To believe the contrary is like a little child cutting herself on the knife she is playing with after her dad told her not to touch it, then saying something like, “I don’t have a dad because if I did, he would have taken the knife away from me.”

Faulty reasoning.

Of course not all suffering comes from humans mistreating one another. But the reality is, when sin entered the world it began its corrupting influence on all of creation. Enter sickness and death and destruction.

The sad thing for atheists facing suffering is that they do not have a place of comfort or help or hope to which they can turn. They do not have God to fall before and ask for mercy. In truth He “is gracious and compassionate / Slow to anger, abounding in lovingkindness / And relenting of evil.” But how can atheists know this? Since they do not believe God exists, they won’t come to Him in the day of trouble. They’re essentially on their own.

A large portion of this post is revised from an article that appeared here in November, 2008.

Published in: on January 4, 2019 at 5:31 pm  Comments (20)  
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At Odds With Our Culture


Thinking Biblically puts Christians at odds with our culture. How could it be any different? Western culture says humans are their own masters, captains of their own fate. Christianity says, God is our Master and, in fact, Lord of all.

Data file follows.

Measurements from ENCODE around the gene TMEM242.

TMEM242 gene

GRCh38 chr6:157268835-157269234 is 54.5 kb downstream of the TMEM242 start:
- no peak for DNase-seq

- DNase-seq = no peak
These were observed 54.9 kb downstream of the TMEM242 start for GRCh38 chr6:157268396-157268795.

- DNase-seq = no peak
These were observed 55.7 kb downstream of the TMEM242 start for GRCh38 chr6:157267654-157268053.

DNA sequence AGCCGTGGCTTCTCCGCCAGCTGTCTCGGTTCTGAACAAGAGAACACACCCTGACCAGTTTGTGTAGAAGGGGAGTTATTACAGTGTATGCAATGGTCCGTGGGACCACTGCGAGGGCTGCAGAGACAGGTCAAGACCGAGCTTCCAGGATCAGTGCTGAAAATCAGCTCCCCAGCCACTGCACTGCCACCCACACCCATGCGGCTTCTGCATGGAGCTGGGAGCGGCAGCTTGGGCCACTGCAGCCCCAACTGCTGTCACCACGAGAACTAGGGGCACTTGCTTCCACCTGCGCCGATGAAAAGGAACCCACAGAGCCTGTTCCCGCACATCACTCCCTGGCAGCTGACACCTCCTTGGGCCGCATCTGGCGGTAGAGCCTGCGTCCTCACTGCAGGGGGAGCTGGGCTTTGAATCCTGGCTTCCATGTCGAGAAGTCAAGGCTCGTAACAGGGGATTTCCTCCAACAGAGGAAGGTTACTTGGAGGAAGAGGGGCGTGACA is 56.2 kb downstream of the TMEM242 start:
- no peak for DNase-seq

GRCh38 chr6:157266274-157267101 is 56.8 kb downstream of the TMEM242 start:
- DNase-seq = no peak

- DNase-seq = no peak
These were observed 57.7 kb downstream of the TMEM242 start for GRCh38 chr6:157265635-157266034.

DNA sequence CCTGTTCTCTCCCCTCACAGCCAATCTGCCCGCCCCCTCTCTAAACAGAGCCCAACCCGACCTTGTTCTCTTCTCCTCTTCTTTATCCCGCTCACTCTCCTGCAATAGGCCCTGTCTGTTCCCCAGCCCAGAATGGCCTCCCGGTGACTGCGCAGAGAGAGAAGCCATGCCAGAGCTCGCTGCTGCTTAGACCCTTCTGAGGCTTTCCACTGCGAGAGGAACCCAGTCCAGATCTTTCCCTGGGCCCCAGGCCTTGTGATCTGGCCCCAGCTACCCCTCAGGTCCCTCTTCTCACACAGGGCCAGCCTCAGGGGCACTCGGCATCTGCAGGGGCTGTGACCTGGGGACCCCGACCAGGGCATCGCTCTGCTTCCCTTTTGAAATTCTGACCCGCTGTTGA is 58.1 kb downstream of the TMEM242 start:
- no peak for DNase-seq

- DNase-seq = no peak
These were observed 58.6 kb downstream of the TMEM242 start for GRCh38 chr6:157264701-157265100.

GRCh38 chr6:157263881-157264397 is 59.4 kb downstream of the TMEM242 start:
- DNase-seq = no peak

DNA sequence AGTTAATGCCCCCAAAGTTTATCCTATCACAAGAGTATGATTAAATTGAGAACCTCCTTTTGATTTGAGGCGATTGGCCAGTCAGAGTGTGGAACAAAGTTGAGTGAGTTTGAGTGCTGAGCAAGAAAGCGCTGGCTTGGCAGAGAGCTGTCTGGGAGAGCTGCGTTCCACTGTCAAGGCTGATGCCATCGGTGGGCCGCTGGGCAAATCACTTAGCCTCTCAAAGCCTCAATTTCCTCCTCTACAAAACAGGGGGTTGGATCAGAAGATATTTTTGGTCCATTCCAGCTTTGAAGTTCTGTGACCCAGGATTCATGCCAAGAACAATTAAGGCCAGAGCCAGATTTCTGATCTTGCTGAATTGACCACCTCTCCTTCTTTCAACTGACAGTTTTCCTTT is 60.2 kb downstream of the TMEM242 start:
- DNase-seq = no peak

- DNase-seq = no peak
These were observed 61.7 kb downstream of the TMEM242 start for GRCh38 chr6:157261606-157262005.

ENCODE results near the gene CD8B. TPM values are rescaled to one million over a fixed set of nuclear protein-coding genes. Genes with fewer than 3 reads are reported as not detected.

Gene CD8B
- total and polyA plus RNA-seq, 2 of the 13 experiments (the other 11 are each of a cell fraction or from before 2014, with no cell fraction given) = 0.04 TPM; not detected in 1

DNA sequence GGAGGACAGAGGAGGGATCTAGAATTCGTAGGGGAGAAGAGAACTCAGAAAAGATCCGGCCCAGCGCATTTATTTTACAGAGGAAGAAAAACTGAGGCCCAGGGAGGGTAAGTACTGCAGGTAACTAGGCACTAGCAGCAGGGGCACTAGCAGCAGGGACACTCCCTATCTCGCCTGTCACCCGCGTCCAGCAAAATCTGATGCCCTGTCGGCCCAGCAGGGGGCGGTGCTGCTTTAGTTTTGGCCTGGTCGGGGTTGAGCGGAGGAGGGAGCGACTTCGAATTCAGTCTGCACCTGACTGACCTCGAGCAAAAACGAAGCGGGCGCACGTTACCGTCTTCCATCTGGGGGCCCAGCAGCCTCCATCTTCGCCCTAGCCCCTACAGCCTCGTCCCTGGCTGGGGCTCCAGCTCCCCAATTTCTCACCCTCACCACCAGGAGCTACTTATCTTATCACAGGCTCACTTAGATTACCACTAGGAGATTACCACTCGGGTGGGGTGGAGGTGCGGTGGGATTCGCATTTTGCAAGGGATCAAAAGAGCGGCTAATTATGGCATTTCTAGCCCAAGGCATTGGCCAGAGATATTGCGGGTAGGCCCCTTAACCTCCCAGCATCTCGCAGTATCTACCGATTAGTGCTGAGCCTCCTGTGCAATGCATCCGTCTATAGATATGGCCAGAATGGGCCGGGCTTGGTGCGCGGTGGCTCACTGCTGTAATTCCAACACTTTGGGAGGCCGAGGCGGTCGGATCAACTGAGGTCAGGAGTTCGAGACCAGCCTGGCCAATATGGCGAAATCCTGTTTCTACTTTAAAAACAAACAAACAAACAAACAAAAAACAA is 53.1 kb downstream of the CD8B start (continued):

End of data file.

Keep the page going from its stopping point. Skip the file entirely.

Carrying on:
Western society is an odd mix of democracy and equality tangled with one-upmanship capitalism. We’re all equal, which means we don’t care who we step on as we climb our way up the ladder of success. Christianity, on the other hand, has no such confusion. We are to share with the needy, give no bribes, play no favorites.

The world in which we live says we are to protect what’s ours. Build fences (which make good neighbors according to the man in Robert Frost’s “Mending Wall”), construct sturdy banks, invent efficient security systems. The Bible says we are to trust God, love our neighbors, give our shirt when someone takes our coat.

Our culture says there’s a drug for all your needs. Feeling a little anxious? Try something to calm you down. Need more sleep? Take a sedative. Not alert in the morning? How about some caffeine in a cup? God says, let your requests be known to Him. Don’t be anxious. Make Him your refuge and your strength.

I could go on and on—about our attitudes toward people of different races or ethnicities, toward those in governmental authority, spouses, parents, bosses, toward discipline, money, enemies, borrowing, work, education. There are a hundred ways Christians should stand out as different from our culture.